The post-high school journey has been anything but a boring one for former Wilmot girls basketball standout Sarah Vozel.
She’s survived a coaching change before her first day on a college campus, the closing of a school, a transfer, a torn ACL and a trip to the NAIA national title game that fell just short of the ultimate goal.
If it sounds eventful, it was — and also provided Vozel with more than enough memories to last a lifetime.
Even Saint Xavier University’s 66-52 loss last week to Marian (Ind.) in the NAIA Division-II championship game couldn’t dampen Vozel’s spirits that much, especially when she considers where she’s been in only four short years.
“Going into the tournament, my team and I knew that we had a real possibility to go all the way,” Vozel said. “As the tournament progressed, we felt more and more confident that we would be playing for the national title.
“Although it obviously would have been ideal to win that game, getting there and experiencing that atmosphere was unreal. For athletes at the NAIA level, every game does not draw a crowd — let alone a crowd like that — so to be on the stage and on ESPN3 was something that was incredibly exciting for us.”
Vozel’s high school coach at Wilmot, Keiya Square, beams with pride when he thinks about his former star player and everything she’s accomplished to this point.
And he hopes his current and future Panthers players were paying attention and taking notes of what Wilmot’s third-ever 1,000-point career scorer has done.
“She is everything that I want (them) to strive to be,” Square said. “For a player to be an All-American as a sophomore, then have to transfer, tear her ACL and come back and play a role on a team that was the NAIA runner up is impressive.
“No matter what is thrown at her, she keeps on fighting and working harder than anyone to reach her goals. … Her progress has been unbelievable. She went from a skinny sophomore in high school who wasn’t sure what she wanted to do to an All-American at the next level.”
In her final season, Vozel played in all 37 of the Cougars’ games. She finished with 186 points (5.0 per game), 112 rebounds, nine 3-pointers, 55 assists and 24 steals in 14.7 minutes per contest.
But just getting onto the floor in the postseason was huge, as Vozel missed that chance last year after she tore her left ACL two minutes into a senior night game.
Vozel didn’t take for granted what it meant to have the chance to again compete in her last college season.
“Being on the sidelines last year at the tournament was very difficult,” she said. “I had never gone though an injury before, so it was very new for me to be out and unable to contribute on the court.
“I remember being on the bench and thinking, ‘Put me in coach,’ when he would look down the bench. It was super exciting for me to come back and play with my team.”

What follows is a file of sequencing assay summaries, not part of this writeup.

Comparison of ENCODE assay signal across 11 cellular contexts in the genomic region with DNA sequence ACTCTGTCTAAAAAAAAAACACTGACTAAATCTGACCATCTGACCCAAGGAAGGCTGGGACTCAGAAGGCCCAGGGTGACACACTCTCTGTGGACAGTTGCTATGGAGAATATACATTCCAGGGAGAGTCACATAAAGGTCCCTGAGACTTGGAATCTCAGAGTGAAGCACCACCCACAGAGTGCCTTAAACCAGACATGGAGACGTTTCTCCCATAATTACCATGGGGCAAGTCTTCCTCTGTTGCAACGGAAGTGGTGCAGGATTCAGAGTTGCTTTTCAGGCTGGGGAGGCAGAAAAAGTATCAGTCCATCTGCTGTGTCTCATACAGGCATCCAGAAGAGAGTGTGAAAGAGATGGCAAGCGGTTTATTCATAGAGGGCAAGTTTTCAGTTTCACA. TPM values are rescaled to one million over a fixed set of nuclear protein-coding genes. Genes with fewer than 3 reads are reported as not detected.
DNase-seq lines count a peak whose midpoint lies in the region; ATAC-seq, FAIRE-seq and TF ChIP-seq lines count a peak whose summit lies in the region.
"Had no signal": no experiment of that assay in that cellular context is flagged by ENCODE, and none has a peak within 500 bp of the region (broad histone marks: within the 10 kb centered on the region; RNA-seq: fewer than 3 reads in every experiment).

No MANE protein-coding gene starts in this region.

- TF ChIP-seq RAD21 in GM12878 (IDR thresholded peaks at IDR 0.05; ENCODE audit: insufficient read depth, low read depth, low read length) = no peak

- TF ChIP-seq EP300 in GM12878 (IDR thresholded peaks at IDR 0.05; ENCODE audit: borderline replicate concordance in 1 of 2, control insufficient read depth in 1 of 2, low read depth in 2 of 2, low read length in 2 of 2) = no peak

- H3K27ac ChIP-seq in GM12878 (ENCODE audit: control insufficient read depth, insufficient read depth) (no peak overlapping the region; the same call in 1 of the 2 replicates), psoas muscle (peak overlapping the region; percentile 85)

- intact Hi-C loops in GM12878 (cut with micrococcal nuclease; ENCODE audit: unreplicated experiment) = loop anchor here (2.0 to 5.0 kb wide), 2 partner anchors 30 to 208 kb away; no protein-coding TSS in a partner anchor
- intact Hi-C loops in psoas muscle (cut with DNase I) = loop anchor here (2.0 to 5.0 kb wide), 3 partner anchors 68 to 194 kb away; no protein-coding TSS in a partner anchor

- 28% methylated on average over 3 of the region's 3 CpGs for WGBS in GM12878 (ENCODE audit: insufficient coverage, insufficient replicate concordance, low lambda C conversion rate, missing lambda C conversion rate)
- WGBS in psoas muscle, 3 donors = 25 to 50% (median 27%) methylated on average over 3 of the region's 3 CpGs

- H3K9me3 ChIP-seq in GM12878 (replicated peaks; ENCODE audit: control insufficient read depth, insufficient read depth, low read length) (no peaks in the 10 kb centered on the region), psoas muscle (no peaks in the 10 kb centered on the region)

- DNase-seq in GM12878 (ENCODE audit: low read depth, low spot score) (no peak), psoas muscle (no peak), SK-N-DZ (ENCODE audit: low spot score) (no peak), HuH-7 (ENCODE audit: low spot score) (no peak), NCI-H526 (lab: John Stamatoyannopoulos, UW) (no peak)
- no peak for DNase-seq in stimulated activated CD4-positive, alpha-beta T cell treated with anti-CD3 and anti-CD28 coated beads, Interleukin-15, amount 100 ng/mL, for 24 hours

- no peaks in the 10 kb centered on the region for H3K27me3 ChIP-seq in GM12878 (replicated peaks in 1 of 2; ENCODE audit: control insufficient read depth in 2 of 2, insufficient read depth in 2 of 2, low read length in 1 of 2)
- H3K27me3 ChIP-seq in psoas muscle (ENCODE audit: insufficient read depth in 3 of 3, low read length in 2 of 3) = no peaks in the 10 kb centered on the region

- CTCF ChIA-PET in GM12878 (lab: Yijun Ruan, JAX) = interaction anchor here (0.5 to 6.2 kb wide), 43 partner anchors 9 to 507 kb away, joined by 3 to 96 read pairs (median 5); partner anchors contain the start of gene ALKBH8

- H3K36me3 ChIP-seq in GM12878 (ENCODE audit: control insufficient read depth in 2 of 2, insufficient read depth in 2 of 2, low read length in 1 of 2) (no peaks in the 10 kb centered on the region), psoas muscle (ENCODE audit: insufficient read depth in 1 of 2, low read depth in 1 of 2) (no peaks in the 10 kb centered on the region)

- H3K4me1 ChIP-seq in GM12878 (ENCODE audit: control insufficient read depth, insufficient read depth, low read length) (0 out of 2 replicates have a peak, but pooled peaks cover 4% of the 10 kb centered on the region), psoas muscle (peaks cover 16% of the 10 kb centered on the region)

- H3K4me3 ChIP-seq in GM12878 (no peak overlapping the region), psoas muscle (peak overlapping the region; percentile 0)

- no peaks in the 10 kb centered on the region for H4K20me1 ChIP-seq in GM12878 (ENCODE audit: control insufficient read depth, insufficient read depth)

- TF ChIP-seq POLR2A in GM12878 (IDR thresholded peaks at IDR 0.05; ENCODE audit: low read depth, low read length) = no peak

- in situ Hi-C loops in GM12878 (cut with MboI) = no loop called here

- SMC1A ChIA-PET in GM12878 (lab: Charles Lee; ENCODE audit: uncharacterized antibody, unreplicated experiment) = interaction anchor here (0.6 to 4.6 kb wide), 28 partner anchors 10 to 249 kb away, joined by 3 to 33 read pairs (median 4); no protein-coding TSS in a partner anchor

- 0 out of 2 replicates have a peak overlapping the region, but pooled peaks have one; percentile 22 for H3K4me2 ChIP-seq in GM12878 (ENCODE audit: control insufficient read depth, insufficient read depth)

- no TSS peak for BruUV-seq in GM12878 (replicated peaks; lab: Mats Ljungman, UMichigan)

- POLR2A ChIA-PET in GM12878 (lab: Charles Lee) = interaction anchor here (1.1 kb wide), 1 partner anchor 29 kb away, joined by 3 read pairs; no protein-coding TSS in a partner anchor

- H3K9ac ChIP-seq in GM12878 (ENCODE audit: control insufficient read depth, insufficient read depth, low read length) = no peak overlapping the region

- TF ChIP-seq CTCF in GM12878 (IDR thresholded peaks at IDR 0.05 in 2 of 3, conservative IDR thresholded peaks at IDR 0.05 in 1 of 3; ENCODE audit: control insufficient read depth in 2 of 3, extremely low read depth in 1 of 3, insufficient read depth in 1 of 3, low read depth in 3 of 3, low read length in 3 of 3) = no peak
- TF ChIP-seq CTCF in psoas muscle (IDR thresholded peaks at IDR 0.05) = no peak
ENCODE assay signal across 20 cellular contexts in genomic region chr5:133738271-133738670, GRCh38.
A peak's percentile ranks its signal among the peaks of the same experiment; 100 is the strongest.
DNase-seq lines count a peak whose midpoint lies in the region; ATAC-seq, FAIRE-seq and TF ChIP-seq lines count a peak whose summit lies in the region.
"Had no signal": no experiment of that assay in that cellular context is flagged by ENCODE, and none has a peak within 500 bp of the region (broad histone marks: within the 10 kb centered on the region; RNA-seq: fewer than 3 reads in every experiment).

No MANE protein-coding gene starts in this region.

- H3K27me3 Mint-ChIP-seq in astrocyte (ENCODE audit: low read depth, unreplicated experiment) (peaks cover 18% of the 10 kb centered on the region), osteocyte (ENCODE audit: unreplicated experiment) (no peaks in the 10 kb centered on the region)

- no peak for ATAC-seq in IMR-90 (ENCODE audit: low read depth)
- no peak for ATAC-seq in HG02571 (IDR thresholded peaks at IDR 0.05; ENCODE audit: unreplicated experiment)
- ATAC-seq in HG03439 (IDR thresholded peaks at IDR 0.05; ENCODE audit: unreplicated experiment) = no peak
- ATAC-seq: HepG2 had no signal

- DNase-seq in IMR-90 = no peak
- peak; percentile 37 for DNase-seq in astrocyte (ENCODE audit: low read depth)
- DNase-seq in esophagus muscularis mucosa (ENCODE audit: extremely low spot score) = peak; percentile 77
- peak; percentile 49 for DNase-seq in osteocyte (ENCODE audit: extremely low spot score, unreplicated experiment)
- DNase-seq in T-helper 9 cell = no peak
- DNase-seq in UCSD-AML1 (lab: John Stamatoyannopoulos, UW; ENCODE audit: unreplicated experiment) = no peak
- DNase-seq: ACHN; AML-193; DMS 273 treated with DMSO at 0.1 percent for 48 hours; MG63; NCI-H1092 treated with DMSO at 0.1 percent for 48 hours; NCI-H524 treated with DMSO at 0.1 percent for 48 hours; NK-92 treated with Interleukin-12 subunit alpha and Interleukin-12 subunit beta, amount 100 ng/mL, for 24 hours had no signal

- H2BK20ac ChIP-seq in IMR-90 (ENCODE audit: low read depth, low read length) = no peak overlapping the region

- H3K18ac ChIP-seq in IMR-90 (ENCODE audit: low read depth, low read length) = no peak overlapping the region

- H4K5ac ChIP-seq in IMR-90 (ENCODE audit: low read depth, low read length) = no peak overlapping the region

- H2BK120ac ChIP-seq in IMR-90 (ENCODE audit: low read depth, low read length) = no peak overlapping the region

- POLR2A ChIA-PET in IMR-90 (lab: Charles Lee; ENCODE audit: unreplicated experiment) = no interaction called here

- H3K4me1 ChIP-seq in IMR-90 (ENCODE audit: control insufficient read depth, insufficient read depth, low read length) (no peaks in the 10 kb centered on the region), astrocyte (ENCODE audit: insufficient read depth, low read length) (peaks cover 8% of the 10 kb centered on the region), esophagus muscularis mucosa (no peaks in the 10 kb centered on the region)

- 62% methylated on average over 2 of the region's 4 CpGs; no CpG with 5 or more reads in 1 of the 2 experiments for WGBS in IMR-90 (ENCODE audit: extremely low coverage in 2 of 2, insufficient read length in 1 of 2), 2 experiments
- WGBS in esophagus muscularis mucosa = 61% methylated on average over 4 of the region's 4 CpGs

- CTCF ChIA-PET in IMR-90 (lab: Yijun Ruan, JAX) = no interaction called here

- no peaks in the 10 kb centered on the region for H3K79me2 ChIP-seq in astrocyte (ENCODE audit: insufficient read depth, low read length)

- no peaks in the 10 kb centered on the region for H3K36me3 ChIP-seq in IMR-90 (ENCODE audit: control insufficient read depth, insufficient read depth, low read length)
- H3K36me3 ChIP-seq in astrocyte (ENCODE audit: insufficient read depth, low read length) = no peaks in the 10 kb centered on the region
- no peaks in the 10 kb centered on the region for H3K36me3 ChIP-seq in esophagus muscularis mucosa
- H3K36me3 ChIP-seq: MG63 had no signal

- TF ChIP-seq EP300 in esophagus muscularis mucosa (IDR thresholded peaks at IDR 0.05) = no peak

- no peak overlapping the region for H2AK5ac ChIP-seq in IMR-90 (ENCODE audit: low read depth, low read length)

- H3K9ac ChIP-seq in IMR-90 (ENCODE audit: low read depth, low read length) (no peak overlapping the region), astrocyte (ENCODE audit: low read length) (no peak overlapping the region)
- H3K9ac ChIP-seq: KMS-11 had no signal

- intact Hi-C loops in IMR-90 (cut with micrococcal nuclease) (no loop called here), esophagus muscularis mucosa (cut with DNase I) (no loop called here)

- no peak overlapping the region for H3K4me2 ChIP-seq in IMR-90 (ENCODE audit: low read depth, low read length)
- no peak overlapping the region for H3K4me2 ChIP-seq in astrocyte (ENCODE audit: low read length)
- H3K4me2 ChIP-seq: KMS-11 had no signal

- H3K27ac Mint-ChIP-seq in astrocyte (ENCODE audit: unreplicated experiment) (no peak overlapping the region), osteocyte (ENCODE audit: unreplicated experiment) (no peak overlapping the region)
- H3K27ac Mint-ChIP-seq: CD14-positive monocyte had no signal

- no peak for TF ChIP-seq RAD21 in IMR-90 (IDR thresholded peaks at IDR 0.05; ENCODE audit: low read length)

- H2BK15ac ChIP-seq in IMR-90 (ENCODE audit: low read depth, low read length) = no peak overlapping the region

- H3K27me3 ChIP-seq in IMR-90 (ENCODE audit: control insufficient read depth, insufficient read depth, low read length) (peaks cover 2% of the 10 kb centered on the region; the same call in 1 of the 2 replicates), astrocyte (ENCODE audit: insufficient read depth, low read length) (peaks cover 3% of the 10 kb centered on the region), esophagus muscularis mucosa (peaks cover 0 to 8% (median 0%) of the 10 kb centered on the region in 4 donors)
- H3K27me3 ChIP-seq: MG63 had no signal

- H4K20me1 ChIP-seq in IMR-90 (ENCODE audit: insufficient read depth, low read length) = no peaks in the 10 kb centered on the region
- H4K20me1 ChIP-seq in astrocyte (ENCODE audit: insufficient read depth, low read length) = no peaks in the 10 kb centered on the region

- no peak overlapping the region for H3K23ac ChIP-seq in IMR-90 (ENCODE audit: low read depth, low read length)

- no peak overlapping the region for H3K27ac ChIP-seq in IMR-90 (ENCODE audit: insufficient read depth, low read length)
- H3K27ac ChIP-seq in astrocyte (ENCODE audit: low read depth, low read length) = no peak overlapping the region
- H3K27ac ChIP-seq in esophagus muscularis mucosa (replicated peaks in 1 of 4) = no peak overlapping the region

That time away from the game not only gave Vozel a chance to heal from the injury, it also allowed her to do plenty of thinking as well.
When you go from playing at a high level and having a significant role, to having that stripped away in a flash can be quite an adjustment, she said.
“It made me appreciate the little things a lot more,” she said. “When you have an injury that requires surgery and any period of immobilization, you realize the things you take for granted.”
On the court, Vozel said it was tough seeing her role and her minutes change, but being part of a 34-3 team that was one win from a title made that all worthwhile.
“Although I didn’t have the year I was hoping for from an individual standpoint, I was ecstatic to just be back on the court and playing with my team,” she said.
Vozel followed her 1,000-point high school career with 1,160 collegiate points — passing that milestone back in November.
With everything that transpired from the time she left Wilmot, there wasn’t too much thought that such a scoring plateau was even within reach.
But when it happened during an away game — and without too much fanfare — Vozel was able to share it with her No. 1 fan, her mother, Mary.
“It was awesome to share that moment with her,” Vozel said. “I think for any athlete, collegiate or high school, it is a very big accomplishment and something to be proud of.
“Of course, I am proud to have accomplished this, but it definitely is something that I have to give credit to my many teammates throughout the year.”
Before Vozel stepped on campus at Ashford University in Clinton, Iowa, the coach who recruited her left for another job.
But Vozel kept her commitment and put together two standout seasons, including her sophomore campaign that ended with NAIA All-American honorable mention recognition.
She also was a first-team, All-Association of Independent Institutions selection and Ashford’s female athlete of the year.
The team flourished as well, as Ashford won two straight conference titles and advanced to the Sweet 16 of the NAIA Tournament during Vozel’s sophomore year.
That was the end of that road, however. After the school announced it would close its doors at the end of 2016, Vozel decided to leave Iowa for Chicago-based Saint Xavier for her final two seasons.
“The last four years of basketball has been quite a ride to say the least,” she said. “From the very beginning, I knew that it wasn’t going to be exactly smooth.
“Overall, my college experience has been full of record breaking and history making with the two programs that I have been a part of, which is more exciting to me than any individual accolade could be.”
With her playing days now complete, Vozel is looking toward the next phase: graduation in May with a sociology degree, graduate school and hopefully landing a graduate assistant coaching position.
From there, she’s ready to see how things unfold.
“While I am trying to avoid ‘real’ adulthood as much as I can, I am definitely excited to see what is next for me and looking forward to what’s in store,” she said.